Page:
A 69-page magazine published by the ?Media Committee? of the mujahideen in Afghanistan, titled: ?The Vanguards of Kharasan,? was recently electronically distributed to the Internet. ?Kharasan,? the historical name of the land on which Afghanistan is located, is symbolic in the magazine?s presentation as Afghanistan as of utmost important in the global jihad. The publication includes articles which emphasize the role and importance of Afghanistan in the context of the global jihad and explicates jihad in general, serving as a recruiting tool for its readers. ?The Vanguards of Kharasan? does not include any military instruction or practical weapon construction manuals; rather, it is an amalgam of issue discussions concerning the current war on America and the ?crusaders,? and developing trends for the future war. The magazine indicates that Afghanistan should mirror the ?success? of the jihad in Iraq.
Interesting, a magazine based in Afghanistan elaborates on the great success that the July 7, 2005 London bombing had on the global, economic jihad. Such articles, as ?We Have Won a Decisive Round,? explains in 10-pages, that these bombings, which are to coincide with other ?victories? in New York City and Madrid, had a great impact upon the world economy, as well as having symbolic significance as the attacks occurred a day after London was chosen for the 2012 Olympics. Another article, ?Global Jihad - and the Afghani Front,? emphasizes that Afghanistan is important on a global scale, not only because it was the first in the ?wagon of jihad,? but it also is allegedly placing a great strain on America?s military and financial faculties. The presence of the mujahideen in Afghanistan is believed to strengthen the spirit of jihad in that country and others, and they vow to intensify ?this front until the Americans will be defeated, with the help of Allah, as the Soviets were defeated before them.?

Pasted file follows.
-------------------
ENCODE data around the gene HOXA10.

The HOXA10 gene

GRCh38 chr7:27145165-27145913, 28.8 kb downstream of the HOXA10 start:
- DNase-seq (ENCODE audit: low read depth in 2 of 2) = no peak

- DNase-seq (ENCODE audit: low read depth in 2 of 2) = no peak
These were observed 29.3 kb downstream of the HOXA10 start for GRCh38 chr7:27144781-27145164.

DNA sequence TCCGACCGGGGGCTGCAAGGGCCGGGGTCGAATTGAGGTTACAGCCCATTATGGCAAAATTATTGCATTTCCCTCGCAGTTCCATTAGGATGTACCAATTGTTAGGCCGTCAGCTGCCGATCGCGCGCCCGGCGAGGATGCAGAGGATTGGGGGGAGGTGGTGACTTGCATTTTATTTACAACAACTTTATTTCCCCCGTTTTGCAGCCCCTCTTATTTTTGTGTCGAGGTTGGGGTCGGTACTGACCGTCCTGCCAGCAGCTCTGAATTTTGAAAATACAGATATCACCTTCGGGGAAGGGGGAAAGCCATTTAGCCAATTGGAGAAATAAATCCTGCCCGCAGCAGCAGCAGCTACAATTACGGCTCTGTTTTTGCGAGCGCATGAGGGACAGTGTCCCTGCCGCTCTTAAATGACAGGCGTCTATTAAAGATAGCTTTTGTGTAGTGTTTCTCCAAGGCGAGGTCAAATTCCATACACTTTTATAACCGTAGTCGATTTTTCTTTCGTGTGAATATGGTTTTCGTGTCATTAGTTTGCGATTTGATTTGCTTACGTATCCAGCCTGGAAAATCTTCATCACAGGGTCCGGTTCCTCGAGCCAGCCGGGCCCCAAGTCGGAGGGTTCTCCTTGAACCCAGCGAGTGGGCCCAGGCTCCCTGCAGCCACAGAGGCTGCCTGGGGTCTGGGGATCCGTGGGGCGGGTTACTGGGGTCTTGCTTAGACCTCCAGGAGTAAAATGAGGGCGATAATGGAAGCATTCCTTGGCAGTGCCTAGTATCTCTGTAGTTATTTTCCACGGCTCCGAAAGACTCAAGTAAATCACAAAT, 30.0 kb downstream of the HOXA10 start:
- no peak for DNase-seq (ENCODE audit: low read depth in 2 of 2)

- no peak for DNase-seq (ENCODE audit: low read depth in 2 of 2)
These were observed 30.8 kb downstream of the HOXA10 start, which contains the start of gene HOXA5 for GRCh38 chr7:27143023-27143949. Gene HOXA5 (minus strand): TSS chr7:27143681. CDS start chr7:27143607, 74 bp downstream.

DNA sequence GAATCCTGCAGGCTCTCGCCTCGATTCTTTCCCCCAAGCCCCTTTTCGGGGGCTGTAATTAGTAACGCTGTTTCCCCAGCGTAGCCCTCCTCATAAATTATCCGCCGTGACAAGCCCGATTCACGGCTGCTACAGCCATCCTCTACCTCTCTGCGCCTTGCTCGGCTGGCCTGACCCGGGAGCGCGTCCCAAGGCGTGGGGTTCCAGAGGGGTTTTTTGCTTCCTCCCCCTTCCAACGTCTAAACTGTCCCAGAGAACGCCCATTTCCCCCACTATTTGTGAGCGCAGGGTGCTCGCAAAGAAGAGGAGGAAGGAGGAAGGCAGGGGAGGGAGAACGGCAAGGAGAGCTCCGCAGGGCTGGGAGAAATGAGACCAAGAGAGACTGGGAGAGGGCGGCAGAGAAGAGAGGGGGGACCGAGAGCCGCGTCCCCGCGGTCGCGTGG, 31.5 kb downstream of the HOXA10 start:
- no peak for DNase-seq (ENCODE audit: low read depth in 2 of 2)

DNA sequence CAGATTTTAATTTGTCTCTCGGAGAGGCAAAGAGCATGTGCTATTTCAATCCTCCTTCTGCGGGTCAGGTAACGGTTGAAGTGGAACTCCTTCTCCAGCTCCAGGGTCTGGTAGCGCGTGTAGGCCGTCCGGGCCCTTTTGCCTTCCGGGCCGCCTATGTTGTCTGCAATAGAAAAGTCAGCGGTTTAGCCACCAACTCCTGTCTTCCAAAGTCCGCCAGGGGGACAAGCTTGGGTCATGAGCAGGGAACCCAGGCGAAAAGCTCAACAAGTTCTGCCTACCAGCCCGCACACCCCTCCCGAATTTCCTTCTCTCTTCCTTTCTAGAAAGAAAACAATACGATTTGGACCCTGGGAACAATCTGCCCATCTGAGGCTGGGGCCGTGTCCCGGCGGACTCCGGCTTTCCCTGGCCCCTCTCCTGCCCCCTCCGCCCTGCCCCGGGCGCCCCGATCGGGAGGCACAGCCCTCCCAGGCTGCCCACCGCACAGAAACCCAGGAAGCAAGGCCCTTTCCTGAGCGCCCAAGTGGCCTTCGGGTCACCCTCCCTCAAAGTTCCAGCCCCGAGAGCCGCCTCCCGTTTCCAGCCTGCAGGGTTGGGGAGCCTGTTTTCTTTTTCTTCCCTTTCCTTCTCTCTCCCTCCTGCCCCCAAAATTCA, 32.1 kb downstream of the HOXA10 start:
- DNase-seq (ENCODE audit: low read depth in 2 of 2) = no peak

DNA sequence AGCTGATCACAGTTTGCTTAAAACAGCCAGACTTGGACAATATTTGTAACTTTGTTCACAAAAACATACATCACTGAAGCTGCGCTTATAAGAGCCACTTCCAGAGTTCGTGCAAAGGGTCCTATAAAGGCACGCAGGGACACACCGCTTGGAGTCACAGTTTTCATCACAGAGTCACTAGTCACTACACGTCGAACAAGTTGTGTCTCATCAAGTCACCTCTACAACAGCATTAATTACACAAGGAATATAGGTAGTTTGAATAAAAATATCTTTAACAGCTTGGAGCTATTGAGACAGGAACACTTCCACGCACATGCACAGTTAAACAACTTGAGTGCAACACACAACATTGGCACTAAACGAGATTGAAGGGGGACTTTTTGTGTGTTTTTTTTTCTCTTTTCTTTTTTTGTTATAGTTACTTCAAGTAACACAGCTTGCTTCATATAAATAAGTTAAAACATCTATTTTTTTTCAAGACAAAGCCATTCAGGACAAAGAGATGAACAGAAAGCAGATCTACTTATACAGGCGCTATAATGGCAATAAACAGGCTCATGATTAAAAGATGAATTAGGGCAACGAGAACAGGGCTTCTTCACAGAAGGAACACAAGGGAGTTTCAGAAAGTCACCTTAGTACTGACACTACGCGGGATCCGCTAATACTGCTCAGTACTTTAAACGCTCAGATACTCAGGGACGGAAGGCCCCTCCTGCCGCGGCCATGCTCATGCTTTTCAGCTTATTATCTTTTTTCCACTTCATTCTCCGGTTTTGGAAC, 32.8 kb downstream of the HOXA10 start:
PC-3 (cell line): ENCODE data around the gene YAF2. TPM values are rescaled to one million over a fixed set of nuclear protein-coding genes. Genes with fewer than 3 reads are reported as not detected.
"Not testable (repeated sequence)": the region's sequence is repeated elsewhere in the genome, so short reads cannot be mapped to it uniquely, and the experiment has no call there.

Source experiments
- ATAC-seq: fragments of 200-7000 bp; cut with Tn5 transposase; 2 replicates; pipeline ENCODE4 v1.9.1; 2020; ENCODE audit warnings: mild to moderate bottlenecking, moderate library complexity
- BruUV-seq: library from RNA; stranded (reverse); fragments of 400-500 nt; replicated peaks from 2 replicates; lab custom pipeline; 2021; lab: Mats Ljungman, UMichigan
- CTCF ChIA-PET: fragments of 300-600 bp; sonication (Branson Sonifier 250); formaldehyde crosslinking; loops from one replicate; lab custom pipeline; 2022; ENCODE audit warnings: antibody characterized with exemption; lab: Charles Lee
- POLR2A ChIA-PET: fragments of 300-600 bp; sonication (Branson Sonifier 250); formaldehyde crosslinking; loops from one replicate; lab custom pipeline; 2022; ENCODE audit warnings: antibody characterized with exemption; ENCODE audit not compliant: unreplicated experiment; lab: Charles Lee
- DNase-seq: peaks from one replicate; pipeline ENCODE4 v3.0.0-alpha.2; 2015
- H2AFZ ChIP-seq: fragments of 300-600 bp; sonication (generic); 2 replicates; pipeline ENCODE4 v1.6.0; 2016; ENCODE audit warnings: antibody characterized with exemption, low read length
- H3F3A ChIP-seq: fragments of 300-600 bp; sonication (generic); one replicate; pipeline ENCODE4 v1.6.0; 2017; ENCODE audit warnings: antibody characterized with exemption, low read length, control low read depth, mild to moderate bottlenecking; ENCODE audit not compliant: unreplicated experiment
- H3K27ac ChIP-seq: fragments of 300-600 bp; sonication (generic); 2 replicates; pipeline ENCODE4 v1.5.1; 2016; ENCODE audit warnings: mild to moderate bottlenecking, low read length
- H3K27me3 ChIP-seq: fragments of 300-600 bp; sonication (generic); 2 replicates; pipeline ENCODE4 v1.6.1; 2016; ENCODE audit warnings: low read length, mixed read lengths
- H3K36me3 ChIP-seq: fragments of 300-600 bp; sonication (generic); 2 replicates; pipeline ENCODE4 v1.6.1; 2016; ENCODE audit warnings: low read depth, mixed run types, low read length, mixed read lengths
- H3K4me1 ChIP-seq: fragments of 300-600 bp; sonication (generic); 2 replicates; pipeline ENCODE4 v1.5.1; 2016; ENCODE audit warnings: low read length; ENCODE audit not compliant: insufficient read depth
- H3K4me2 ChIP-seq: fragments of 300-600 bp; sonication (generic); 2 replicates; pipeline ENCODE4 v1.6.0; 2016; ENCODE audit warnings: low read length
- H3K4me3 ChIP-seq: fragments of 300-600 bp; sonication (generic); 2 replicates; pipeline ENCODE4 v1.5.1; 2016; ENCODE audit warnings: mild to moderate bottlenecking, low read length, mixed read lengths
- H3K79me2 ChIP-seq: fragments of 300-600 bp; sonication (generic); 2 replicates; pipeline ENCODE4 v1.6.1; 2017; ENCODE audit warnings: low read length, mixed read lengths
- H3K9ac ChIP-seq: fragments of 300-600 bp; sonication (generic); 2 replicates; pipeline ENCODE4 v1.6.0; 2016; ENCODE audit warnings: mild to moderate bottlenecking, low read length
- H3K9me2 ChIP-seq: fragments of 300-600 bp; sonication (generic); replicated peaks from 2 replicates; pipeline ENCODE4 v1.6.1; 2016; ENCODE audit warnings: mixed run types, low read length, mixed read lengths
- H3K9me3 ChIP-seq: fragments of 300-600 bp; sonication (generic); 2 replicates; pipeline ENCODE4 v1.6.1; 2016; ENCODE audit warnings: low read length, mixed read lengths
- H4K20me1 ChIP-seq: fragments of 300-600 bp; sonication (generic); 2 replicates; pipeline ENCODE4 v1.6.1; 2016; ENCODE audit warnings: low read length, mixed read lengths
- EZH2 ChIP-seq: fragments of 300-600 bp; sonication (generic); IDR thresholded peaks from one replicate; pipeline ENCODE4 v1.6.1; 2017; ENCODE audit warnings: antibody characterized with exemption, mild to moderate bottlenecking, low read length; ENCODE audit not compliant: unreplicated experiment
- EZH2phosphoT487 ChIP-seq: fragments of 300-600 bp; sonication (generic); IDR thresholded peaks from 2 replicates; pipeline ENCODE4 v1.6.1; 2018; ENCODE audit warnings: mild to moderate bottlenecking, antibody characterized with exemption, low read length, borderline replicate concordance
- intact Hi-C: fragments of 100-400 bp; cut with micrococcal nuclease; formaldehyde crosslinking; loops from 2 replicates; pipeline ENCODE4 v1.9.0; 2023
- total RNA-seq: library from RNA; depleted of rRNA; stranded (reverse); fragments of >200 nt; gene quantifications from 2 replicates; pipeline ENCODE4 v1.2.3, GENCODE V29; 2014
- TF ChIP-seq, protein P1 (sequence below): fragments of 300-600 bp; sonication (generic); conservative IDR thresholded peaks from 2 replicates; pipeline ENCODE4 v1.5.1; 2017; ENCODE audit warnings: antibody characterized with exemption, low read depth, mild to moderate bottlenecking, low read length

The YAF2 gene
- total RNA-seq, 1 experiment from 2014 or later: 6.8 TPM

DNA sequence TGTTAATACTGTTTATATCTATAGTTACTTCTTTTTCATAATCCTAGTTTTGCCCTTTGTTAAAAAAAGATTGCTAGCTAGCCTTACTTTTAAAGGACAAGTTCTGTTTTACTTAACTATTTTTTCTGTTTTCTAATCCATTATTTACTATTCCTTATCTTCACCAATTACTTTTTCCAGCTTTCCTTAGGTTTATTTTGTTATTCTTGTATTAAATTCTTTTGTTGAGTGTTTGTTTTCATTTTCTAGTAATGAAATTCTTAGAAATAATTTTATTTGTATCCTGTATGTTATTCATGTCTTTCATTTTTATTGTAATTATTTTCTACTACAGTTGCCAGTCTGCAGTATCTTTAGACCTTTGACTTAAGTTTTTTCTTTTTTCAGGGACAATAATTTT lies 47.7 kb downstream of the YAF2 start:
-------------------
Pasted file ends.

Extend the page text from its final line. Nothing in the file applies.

Further, another pieces in the magazine slams the United States and Pakistan for exaggerating the importance of Abu Faraj al-Libi, the purported ?number 3? in al-Qaeda who was captured in Pakistan in May 2005, as a surrogate for the failure to capture Usama bin Laden. The article, ?The Alleged Victory,? also, castigates the Pakistani people for their inaction, stating: ?shame on you that we see Mujahideen killed on your soils by renegade collaborators in the army and militias or by American planes that violate your sacredness and honor, day and night.? Other articles serve to denounce democracy in Islam, specifically targeting voting rights for women and a speech by Doctor Issam Ahmad Al-Bashir, the Sudanese Minister of Endowments, in Kuwait; others concern ?targets of jihad,? a biography of a martyr, prayers and calls to jihad, and a concluding poem to an anonymous mujahideen in mountains: ?Sir / I pray for you night and day / knowing that the cunning of night and day envelope you / while you are walking, at night, in the mountains, alone?.
A summary of the magazine and a translation of selected articles are provided to our Intel Service members.